POTTY TIME: Pet rabbits require weekly (or more) cage cleanings. Some love to sleep in their litter boxes while others love to eat litter (who knows why!) and so not only does the litter box need to be kept clean, you will have to choose a litter that will not hurt the rabbit should he/she nibble. Also, while they bounce and play on the couch or living room carpet with your child, they will be indiscriminately pooping and peeing as they go. Know that rabbit urine has a very strong smell and is high in calcium, which can leave a white etching/staining to surfaces.

CAGES & PENS: Rabbits are very active creatures and despite what you may see in the pet store, they will not thrive in a small cage.

Pet rabbits require a very large pen to thrive. They need room to exercise and play. Be prepared to dedicate a portion of your child’s room (or another room in your home) to a rabbit pen.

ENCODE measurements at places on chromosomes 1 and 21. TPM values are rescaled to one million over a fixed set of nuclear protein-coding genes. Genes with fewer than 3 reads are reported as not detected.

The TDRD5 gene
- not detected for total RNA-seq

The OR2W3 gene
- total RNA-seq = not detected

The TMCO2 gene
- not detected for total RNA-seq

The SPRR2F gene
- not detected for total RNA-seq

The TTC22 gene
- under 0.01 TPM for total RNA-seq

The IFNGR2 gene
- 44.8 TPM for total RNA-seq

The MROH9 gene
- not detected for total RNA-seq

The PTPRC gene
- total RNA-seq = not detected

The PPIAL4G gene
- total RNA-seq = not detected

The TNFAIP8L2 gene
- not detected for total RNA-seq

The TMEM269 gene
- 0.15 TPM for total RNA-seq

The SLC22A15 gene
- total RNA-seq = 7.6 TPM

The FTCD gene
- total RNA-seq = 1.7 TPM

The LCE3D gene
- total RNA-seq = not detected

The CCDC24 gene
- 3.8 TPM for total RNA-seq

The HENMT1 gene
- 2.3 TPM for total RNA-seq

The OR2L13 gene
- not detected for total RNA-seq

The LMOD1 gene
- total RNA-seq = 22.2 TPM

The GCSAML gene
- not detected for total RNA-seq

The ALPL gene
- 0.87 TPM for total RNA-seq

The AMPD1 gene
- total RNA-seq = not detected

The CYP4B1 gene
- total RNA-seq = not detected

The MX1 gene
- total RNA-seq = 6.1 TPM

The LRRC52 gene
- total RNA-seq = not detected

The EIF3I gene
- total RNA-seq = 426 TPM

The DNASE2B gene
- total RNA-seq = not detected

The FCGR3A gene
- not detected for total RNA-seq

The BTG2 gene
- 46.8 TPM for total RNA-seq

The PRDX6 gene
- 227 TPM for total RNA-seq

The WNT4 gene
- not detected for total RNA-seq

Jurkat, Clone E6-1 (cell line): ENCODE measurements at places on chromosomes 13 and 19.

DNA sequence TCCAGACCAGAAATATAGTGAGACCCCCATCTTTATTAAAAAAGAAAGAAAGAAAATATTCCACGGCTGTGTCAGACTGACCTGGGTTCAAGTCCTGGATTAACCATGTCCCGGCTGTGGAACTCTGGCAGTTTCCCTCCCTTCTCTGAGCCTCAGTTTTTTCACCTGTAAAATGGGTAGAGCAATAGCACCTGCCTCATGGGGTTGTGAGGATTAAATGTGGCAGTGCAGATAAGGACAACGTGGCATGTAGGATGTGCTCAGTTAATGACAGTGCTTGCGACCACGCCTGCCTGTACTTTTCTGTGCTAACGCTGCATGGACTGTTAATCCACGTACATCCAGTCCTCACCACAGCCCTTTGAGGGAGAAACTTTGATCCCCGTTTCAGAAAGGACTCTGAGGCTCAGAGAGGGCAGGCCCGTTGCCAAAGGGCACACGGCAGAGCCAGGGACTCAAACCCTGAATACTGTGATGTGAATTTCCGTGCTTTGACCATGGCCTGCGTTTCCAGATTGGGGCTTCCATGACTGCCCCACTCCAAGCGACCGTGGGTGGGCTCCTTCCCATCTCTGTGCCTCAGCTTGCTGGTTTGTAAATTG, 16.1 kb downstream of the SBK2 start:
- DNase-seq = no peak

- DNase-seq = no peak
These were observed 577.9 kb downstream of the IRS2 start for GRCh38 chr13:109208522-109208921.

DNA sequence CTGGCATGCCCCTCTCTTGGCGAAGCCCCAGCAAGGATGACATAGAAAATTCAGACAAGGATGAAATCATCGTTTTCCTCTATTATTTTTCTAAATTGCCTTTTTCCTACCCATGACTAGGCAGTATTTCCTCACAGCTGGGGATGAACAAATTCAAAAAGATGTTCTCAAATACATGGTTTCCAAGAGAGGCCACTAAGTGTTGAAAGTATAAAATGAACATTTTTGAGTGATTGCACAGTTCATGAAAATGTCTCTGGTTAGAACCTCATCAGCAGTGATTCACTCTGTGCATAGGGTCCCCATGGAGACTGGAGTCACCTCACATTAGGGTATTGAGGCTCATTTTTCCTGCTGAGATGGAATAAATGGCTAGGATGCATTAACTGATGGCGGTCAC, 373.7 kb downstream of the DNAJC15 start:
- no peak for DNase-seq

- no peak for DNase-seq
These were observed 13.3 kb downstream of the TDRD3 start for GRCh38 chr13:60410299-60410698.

VETERINARY CARE: Your child’s rabbit will also require veterinary visits. The first major expenditure will be the act of spaying or neutering the animal. According to Rabbit.org, within 4 months of owning a pet rabbit you will need to have this done. S/N reduces the risk of disease and halts the rapid procreation rabbits are known for. S/N also stops males from spraying (although, just like cats, they can regain the ability) and greatly drops the cancer rates in females. The cost of such a surgery ranges from $75 – $300 depending on your area. If you live in the UK, pet rabbits will also need vaccinations.